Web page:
INTERVIEW: Fighting for rights of the disabled in Himachal, Ajai Srivastava takes the call

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    By: VIKAS DOGRA

    What the state government could not do in nine years of implementation of the People With Disability (PWD) Act 1995, a people’s initiative did it in just a month – listening to the problems of disabled. After its formation in August this year, the Himachal Chapter of Society for Disability and Rehabilitation Studies took no time in getting down to work and soon came the first success story.

    In August, Tarun Kumar a 70 per cent disabled student (with hearing and speech impairment) approached the Society with a complaint of denial of admission to a particular course at ITI in Shimla.

    Ajai Srivastava, Chairman of the Himachal Chapter says, “Tarun had sought admission to Motor Mechanics trade at the ITI. Though only six students had applied against the seven seats in the handicapped category the student was asked to take admission in Carpentry.” After conducting inquiry into the case, Srivastava learnt that there was no representative of the handicapped in the interview panel that was in violation of the PWD Act. The principal was sent a show cause notice by the Commissioner for the People With Disabilities and within a week, the student got admission to the trade of his choice.

    This was also the first case since 1997 that came to the notice of the Commissioner for the People With Disabilities and was disposed off successfully.

    In a candid interview with HimVani, Ajai Srivastava, the force behind the nascent revolution talks about the future plans of the society. Excerpts:

    HimVani: Why do you think has the implementation of the Act had so may hurdles here?
    Srivastava:
    …lack of awareness – about the Act, the rights and the facilities for the disabled, which should have been created by the state. There have hardly been any awareness campaigns. No wonder then that even some of the administrators took the PWD Act to be Public Works Department Act. And the common man did not know whom to approach in case of such a problem.

    HimVani: What is the objective of the Society?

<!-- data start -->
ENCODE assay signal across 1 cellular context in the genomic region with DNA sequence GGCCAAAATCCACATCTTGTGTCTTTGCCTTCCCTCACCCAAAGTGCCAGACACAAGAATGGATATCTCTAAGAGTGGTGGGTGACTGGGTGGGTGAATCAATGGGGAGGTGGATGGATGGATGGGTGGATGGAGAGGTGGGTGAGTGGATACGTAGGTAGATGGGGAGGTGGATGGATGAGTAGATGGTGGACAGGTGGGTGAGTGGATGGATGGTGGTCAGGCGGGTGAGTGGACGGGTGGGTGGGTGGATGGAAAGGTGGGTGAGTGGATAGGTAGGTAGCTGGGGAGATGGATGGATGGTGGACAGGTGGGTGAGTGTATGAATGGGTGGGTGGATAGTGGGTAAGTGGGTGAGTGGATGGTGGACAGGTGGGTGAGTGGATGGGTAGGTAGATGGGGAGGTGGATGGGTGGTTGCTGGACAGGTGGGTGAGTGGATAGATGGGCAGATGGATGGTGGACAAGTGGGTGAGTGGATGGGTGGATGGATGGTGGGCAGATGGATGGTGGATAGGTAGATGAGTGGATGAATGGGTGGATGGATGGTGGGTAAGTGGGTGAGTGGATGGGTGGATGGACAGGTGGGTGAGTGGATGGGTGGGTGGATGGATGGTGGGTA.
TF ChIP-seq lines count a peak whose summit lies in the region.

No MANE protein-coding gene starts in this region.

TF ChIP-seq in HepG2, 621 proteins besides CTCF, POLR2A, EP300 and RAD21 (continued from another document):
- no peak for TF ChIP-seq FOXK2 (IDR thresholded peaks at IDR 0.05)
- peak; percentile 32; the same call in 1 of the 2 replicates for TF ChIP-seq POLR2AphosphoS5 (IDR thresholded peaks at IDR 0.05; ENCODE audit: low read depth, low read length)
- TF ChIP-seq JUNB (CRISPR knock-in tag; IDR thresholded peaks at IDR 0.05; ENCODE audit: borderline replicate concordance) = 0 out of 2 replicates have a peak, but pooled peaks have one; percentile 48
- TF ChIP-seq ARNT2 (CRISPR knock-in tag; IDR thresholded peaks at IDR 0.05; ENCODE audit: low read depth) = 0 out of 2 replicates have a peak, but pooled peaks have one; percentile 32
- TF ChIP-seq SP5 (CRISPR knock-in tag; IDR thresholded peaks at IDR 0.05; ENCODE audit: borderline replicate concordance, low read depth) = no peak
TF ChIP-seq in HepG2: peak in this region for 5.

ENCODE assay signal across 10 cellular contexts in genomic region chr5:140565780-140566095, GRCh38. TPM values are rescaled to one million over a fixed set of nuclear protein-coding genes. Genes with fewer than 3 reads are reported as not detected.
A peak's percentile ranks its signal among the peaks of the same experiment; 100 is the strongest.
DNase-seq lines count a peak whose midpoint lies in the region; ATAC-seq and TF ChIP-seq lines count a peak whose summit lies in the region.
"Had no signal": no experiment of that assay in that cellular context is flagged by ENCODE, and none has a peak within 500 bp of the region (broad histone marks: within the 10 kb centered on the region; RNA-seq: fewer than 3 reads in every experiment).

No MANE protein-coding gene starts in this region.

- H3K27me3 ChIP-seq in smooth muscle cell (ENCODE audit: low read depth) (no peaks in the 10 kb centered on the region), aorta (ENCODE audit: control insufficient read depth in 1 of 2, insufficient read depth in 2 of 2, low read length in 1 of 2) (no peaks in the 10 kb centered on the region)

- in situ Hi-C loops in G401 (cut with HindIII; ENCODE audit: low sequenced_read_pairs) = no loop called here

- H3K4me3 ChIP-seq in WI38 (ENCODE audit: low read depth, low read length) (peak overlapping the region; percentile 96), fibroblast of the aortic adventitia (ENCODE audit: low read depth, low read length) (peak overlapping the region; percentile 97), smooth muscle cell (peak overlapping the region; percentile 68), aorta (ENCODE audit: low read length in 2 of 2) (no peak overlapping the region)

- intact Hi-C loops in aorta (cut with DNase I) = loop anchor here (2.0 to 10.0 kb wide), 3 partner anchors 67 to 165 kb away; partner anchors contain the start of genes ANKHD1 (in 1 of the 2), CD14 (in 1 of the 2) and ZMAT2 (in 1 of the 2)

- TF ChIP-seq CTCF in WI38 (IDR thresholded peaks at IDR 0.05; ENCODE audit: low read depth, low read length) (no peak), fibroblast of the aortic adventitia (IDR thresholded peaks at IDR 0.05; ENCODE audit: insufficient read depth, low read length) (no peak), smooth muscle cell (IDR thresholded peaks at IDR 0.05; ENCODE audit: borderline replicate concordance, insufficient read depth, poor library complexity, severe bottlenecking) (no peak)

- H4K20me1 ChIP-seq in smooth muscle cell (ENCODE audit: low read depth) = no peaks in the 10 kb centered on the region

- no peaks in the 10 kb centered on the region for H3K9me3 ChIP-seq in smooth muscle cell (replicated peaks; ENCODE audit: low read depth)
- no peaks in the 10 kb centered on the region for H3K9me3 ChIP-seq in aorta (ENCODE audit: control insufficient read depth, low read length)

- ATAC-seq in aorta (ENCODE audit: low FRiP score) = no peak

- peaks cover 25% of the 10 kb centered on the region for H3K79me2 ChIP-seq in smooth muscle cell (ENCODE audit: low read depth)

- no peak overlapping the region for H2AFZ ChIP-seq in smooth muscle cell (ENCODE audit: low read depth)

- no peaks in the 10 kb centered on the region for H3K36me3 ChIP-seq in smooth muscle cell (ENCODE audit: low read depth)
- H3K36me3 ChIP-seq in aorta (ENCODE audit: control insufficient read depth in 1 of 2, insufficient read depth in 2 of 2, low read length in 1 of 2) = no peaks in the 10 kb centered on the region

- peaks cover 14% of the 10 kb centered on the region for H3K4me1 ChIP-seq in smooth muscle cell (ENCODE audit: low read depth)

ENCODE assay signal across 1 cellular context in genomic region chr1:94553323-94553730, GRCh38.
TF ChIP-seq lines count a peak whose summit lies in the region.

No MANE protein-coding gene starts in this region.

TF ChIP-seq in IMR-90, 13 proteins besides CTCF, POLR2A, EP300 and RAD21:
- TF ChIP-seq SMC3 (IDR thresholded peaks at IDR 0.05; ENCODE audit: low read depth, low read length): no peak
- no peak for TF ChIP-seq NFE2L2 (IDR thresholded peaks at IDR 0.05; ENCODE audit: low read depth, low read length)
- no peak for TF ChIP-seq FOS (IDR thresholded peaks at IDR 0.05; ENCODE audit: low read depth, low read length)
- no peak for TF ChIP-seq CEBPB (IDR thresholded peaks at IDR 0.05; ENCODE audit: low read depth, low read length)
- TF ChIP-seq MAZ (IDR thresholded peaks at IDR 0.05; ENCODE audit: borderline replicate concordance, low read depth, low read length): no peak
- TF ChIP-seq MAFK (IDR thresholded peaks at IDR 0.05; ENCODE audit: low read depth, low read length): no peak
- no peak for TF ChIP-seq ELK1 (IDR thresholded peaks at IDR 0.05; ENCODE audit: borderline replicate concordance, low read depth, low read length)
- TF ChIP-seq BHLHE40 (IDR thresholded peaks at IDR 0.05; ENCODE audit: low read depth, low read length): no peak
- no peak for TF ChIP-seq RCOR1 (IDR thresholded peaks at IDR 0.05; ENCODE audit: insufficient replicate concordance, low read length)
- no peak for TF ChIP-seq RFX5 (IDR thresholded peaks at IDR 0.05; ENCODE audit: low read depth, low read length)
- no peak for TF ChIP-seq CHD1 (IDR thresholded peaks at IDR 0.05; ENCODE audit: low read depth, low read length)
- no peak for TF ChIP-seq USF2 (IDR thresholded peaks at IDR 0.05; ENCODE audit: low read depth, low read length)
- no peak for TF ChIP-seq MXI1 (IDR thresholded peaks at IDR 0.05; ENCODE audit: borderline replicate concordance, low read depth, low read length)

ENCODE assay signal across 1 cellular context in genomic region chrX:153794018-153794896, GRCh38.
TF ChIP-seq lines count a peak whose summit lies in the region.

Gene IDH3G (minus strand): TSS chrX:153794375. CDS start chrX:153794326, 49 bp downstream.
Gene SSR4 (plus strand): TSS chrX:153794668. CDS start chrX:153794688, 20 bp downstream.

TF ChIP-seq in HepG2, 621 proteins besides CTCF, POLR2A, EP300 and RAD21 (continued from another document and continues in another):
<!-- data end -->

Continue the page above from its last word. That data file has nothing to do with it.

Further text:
Srivastava: We have decided to start with awareness. The reason is that till people are unaware about the mechanism for redressing their complaints and certain provisions in the law, they would find it useless to even talk about their problems. Some seminars have been conducted at various places in the state. We are also taking up the issue through radio talks.

    HimVani: Have more cases of violations of the rights of people with disability come to light after the formation of Society?
    Srivastava:
    Soon after the ITI case, a group of blind employees approached us with a complaint of delay in wages and after intervention of the society, their wages were released on the third day. During one of the interactive programmes on All India Radio, Shimla, people called up with queries of rehabilitation and sustenance of the disabled. And the people were informed about Minority Commission’s special loans to the disabled for setting up small businesses. The most recent case is of a bank employee of Solan, which is still being followed.

    HimVani: So what do you think the state can do to uphold the rights of the disabled?
    Srivastava:
    First make the Commissioner’s office approachable and hurdle free. Currently, it is on the third floor in the state secretaria,t which being a seat of power is also not approachable by a common man. Though there is a lift till his office, there are other hassles like making a pass, then taking time from the PA (personal assistant) to meet him, as the Commissioner also is holding an additional charge of the Principal Secretary. We would also press for a separate Commissioner who is a technocrat. Even the Joint Commissioner’s office at the SDA Complex in Kasumpti is on the third floor. It does not even have a lift.

    The next is monthly redressal of the grievances, which is not being done in Himachal. The instructions of the Principal Secretary to Deputy Commissioners of all 12 districts to hold such meetings on second Monday of every month are being violated.

    HimVani: Now that you have been nominated to the Planning Commission’s Working Group on Disabled People, how would you present Himachal’s case there?
    Srivastava:
    The priority would be to frame a separate or a sub-policy for the disabled of the hilly areas. For example, in hilly areas, a wheel chair is not sufficient for the movement of handicapped. If he is to work at some office, he cannot be fully independent while traveling. Here, things like barrier free environment or alternate modes of transportation would have to be worked out.

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